Over half of Irish people struggle with hearing on the phone study finds

By | October 9, 2020

According to a study carried out by Specsavers, 54 per cent of Irish people struggle to hear on the phone when there is background noise.

The study also found that 1 in 5 Irish people have told that the volume at which they listen to the TV or radio is too loud, which according to Specsavers are high indicators that a hearing test is required.

49 per cent of people are more health aware as a result of the COVID-19 pandemic, but due to restrictions were unable to attend routine hearing appointments during lockdown restrictions.

Specsavers Ireland Audiology Chairperson, Orla Walsh, is encouraging anyone who was struggling with their hearing during the pandemic lockdown to get their ears tested.

‘Lockdown has been a really challenging time for our active audiology customers as they rely heavily on their hearing aids to stay connected to friends, family and with the daily news. We would encourage anyone who struggled with their hearing during the pandemic to make an appointment as soon as possible.’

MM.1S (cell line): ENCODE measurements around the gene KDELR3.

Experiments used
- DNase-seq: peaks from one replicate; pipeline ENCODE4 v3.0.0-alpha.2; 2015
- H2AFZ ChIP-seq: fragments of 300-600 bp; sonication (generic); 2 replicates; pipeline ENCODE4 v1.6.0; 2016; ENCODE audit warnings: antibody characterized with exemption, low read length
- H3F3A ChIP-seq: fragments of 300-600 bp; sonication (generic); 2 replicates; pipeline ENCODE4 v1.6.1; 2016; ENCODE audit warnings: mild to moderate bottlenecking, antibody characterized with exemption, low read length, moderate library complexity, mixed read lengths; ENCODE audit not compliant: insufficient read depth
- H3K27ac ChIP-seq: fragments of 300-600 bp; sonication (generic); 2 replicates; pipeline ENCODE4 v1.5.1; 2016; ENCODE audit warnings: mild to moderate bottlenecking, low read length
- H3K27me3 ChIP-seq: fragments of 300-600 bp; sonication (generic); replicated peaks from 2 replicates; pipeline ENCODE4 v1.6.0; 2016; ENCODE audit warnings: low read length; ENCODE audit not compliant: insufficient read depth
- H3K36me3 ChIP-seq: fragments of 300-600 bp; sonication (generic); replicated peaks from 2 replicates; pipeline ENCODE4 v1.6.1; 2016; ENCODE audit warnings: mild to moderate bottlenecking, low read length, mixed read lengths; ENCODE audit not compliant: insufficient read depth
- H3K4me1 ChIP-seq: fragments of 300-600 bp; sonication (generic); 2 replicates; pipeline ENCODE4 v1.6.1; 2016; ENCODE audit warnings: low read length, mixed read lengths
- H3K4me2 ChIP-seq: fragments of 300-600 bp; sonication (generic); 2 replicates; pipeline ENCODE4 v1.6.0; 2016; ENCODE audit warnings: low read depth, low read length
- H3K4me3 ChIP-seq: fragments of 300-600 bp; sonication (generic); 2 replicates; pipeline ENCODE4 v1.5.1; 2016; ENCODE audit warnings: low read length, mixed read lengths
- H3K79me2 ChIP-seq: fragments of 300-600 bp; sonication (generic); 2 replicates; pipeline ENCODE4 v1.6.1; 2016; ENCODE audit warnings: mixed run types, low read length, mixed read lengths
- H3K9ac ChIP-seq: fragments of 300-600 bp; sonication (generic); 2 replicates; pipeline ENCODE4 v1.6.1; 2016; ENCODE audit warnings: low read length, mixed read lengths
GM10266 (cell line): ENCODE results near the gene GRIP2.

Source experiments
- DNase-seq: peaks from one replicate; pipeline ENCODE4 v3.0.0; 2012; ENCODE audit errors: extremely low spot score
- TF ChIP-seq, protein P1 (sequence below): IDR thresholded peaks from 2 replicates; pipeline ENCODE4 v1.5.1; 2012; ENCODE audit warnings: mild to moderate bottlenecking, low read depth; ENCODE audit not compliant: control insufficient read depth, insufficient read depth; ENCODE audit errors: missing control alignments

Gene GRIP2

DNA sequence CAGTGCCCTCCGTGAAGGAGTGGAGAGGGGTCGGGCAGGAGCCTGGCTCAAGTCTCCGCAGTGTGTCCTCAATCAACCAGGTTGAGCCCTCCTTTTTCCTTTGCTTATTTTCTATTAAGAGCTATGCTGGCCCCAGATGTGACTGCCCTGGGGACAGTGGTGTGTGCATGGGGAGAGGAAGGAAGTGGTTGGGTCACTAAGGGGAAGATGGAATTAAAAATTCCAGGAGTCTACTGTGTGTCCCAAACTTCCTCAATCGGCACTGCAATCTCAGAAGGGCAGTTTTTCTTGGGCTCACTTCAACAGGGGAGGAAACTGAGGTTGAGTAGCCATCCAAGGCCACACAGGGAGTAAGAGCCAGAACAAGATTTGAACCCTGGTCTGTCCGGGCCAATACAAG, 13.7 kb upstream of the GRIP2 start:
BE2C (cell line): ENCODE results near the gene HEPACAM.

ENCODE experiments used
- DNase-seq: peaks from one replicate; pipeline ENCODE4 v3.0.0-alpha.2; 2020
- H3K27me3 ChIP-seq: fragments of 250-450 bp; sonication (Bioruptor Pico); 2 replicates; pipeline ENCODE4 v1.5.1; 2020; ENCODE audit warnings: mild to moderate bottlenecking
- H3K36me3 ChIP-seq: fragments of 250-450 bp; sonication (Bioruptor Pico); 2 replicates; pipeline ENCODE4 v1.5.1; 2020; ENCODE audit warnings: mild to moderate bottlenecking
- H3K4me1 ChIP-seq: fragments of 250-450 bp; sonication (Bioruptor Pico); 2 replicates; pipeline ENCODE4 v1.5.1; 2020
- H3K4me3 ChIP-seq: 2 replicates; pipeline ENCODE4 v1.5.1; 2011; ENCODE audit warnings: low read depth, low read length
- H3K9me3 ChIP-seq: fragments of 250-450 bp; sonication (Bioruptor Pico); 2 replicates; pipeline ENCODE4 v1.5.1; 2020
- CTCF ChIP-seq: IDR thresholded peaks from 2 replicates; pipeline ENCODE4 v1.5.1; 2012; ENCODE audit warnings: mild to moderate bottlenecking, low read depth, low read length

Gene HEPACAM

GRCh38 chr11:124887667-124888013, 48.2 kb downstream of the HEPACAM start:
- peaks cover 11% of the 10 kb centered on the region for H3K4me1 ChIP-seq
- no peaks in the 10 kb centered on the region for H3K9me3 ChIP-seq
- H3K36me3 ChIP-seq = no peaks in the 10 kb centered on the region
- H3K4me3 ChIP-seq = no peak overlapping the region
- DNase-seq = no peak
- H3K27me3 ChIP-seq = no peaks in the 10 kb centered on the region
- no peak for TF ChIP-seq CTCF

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Despite it being a progressive and modern Ireland, where one in six Irish adults are affected by hearing loss, stigmas associated with hearing loss remain prevalent. The World Health Organization estimates that hearing loss will soon become one of the top 10 most costly conditions in the developed world.

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While not all hearing loss is preventable, Specsavers recommends that those over the age of 55 should have their hearing tested every two years. Because of the slow progression of hearing loss, it frequently goes unnoticed and can take up to 10 years before the problem is identified.

Walsh also offered advice as to how to prevent ones hearing aid from being dislodged while putting on and taking off a face mask.

“To try and combat the problem always take extra care when removing your mask or you may find that wearing a mask with ties rather than ear loops work better. Another option is to use a mask holder or extender which secures the mask at the back of the head and therefore does not cause interference with aids or glasses.”

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